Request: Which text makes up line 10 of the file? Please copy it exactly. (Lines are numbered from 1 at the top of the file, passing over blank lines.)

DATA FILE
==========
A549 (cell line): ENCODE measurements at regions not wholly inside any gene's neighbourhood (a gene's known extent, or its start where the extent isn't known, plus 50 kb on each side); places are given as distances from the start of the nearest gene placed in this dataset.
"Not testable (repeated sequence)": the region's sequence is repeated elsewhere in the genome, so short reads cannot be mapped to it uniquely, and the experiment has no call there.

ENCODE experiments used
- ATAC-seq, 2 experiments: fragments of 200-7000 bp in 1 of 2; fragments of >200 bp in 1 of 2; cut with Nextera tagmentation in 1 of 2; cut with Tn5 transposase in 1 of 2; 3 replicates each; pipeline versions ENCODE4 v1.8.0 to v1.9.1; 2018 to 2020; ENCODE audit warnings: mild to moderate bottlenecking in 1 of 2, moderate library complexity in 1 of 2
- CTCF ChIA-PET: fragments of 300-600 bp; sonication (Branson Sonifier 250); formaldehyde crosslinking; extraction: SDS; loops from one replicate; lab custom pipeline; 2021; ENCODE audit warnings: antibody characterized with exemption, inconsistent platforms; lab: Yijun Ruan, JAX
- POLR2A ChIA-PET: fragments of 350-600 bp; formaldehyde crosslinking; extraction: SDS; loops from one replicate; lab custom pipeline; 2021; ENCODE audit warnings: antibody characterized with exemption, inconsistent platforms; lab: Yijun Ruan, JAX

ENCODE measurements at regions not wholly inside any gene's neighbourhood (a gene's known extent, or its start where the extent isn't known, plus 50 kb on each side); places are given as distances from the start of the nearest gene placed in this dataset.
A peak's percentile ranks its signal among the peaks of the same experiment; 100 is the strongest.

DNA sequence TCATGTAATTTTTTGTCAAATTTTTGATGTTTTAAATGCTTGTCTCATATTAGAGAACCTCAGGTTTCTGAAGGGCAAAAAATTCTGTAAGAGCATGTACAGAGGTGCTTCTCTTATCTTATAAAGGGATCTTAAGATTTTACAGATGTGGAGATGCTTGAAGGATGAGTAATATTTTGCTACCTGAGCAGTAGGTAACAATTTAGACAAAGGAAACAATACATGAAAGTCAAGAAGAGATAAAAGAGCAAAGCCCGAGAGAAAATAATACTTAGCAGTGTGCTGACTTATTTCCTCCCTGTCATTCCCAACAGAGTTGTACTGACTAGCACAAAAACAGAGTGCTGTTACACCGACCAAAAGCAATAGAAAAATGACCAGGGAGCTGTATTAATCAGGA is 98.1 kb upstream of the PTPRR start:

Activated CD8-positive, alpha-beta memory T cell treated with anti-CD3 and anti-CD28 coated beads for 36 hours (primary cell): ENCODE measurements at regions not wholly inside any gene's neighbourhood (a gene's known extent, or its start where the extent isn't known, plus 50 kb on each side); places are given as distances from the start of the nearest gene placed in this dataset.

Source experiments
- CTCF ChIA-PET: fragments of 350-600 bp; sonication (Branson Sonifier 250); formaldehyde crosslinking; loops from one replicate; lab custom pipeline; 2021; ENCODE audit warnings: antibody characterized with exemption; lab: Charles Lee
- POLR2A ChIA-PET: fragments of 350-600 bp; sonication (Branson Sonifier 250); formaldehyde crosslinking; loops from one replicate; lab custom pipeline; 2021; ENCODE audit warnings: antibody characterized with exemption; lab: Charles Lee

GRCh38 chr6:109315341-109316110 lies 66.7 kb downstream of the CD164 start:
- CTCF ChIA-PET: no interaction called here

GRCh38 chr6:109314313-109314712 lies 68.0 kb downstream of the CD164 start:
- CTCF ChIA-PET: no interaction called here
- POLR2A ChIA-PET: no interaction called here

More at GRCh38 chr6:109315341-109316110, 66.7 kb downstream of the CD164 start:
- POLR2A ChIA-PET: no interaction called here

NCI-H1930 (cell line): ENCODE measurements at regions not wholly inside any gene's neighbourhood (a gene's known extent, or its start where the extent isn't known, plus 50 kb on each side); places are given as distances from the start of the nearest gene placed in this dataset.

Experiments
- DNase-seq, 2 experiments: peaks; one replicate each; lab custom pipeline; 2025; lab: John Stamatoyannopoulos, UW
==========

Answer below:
Activated CD8-positive, alpha-beta memory T cell treated with anti-CD3 and anti-CD28 coated beads for 36 hours (primary cell): ENCODE measurements at regions not wholly inside any gene's neighbourhood (a gene's known extent, or its start where the extent isn't known, plus 50 kb on each side); places are given as distances from the start of the nearest gene placed in this dataset.